Interview With Author Emily Esfahani Smith

Please introduce yourself and your book(s)!

Hi! My name is Emily Esfahani Smith. I’m a writer and journalist in Washington DC. I am the author of The Power of Meaning: Finding Fulfillment in a World Obsessed with Happiness. My articles and essays have appeared in The Atlantic, New York Times, Wall Street Journal, Washington Post, and other publications. In my writing, I draw on psychology, philosophy, and literature to write about the human experience—why we are the way we are and how we can find grace and meaning in a world that is full of suffering. 

What inspires/inspired your creativity?

Reading great literature, listening to great music, and viewing great art. 

How do you deal with creative block?

If I’m feeling blocked, it usually means that I haven’t done enough research—so unblocking myself means doing more research: reading more books, interviewing more people, visiting more places, and scouring the internet and various databases for studies and articles. It also helps to read articles/books or watch movies/shows that have nothing to do with whatever I’m working on. Inevitably, during those experiences, some spark will go off that inspires me in a new way or helps me solve some problem.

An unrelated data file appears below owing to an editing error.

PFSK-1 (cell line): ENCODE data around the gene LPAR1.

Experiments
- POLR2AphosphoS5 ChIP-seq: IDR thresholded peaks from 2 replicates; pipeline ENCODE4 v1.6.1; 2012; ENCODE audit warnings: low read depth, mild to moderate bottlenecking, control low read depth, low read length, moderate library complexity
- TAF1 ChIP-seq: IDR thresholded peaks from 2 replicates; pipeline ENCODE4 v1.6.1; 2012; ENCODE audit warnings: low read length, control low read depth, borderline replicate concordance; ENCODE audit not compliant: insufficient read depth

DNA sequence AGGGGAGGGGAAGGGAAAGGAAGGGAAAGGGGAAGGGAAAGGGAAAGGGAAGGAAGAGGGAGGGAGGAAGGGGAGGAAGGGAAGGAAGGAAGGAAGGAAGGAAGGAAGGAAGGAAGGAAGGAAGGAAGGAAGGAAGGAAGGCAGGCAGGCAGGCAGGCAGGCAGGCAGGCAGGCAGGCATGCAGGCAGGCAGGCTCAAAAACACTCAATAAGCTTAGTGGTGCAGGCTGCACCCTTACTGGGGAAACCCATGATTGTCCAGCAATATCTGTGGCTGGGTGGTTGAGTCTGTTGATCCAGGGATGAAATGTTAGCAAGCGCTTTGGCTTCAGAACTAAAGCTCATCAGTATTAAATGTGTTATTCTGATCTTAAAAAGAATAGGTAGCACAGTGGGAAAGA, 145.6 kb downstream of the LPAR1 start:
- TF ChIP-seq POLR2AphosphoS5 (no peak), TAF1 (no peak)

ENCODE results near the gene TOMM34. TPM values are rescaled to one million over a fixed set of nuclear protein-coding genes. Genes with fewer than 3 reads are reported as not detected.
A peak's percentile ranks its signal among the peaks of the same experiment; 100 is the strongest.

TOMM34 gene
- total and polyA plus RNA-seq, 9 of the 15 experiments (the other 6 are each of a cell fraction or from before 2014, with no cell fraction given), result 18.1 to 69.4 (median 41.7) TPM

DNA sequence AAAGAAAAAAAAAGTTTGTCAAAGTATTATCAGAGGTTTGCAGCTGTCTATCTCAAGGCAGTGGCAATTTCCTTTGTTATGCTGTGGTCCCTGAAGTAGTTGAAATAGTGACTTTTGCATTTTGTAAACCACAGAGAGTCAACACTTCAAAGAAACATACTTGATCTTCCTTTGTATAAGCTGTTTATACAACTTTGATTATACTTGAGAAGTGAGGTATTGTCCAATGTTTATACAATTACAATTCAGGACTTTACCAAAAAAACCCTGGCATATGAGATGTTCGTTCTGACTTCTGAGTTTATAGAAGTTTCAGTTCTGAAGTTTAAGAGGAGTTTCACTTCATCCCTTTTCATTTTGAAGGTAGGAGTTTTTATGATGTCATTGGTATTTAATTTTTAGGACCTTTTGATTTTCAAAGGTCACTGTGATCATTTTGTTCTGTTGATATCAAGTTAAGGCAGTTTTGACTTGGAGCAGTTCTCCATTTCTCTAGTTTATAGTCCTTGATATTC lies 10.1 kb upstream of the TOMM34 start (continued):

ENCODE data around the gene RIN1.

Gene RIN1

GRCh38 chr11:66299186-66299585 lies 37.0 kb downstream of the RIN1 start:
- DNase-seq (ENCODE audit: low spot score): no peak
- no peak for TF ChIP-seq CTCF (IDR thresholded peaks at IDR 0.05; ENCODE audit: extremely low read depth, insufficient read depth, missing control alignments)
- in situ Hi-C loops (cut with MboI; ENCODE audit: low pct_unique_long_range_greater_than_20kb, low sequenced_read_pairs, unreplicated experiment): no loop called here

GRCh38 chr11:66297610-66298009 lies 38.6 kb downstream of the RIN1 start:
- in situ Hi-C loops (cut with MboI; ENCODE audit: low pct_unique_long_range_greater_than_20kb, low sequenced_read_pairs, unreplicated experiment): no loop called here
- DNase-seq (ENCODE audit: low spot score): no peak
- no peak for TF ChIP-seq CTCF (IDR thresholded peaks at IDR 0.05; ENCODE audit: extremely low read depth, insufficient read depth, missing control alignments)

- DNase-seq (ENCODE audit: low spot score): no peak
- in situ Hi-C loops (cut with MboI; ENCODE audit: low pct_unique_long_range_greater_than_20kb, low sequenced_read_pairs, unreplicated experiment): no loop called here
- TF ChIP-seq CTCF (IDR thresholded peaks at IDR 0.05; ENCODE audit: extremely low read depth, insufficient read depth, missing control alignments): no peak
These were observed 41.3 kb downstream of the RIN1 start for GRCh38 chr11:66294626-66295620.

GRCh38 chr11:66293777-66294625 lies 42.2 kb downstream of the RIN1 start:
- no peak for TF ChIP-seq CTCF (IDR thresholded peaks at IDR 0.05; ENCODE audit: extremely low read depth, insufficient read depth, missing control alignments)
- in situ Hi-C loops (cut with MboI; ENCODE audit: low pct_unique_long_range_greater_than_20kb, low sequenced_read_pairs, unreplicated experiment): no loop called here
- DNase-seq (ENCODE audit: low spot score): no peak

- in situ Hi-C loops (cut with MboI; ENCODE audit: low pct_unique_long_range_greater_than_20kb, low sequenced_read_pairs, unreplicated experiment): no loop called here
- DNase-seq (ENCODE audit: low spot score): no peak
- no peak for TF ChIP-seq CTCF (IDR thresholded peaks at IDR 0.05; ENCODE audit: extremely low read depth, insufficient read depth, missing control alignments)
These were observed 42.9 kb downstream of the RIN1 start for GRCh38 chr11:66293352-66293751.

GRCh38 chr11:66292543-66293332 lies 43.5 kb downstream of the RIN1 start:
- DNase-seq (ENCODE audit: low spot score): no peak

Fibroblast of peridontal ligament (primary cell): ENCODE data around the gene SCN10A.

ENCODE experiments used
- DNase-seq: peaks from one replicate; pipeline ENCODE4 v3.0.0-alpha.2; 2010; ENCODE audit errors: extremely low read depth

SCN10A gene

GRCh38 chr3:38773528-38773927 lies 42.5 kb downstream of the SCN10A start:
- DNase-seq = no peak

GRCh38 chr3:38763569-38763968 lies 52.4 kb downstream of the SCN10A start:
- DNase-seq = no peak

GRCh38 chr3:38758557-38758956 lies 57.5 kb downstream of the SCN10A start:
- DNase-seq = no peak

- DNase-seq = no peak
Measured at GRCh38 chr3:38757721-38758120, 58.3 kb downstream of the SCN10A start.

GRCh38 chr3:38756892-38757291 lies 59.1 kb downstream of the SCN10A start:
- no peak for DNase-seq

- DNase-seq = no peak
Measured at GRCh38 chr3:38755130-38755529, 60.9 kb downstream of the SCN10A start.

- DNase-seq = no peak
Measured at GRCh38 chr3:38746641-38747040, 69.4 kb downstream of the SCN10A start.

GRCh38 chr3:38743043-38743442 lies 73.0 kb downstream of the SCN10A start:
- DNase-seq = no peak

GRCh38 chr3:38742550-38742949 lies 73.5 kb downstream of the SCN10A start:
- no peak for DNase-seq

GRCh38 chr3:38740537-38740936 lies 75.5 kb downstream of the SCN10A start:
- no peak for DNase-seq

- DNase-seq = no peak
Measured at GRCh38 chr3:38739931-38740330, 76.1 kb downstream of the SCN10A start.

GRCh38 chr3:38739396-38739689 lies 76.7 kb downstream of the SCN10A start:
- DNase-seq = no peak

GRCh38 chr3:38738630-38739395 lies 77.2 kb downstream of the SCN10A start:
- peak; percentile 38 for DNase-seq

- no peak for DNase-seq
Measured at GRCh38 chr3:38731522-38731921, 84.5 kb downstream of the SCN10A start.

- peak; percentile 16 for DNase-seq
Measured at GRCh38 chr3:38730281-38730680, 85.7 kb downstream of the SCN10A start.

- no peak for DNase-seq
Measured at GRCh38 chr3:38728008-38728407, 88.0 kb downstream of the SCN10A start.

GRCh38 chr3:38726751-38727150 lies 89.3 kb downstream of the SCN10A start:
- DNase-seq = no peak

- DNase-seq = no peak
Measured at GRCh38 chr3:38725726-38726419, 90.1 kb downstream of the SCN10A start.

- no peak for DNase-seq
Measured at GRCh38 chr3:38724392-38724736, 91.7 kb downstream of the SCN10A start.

How has your creation process improved over time?

It’s always felt messy and disorganized, and still does! 

Do you tend towards personal satisfaction or aim to serve your readers? Do you balance the two and how?

When I feel moved to write an article or book, it’s because there’s something I’m burning to share with readers—some idea, some new bit of research, or some powerful story that moved me in some way, and that I hope inspires others. In this way, my first impulse is to connect with readers. Then, the experience of researching and writing the piece brings personal satisfaction. 

Do you have any creativity tricks?

I find that solitude and silence help fuel my creativity. I try to find time each day for silence and solitude by meditating, exercising, going on walks, or visiting a museum. These breaks from the hustle and bustle of daily life help clear my mind so that I have space in there to receive new ideas. I’ve also gone on silent retreats, and those experiences have been very powerful, too, in kindling creativity. 

What are your plans for future books?

I’m currently working on a book about rethinking success and ambition.


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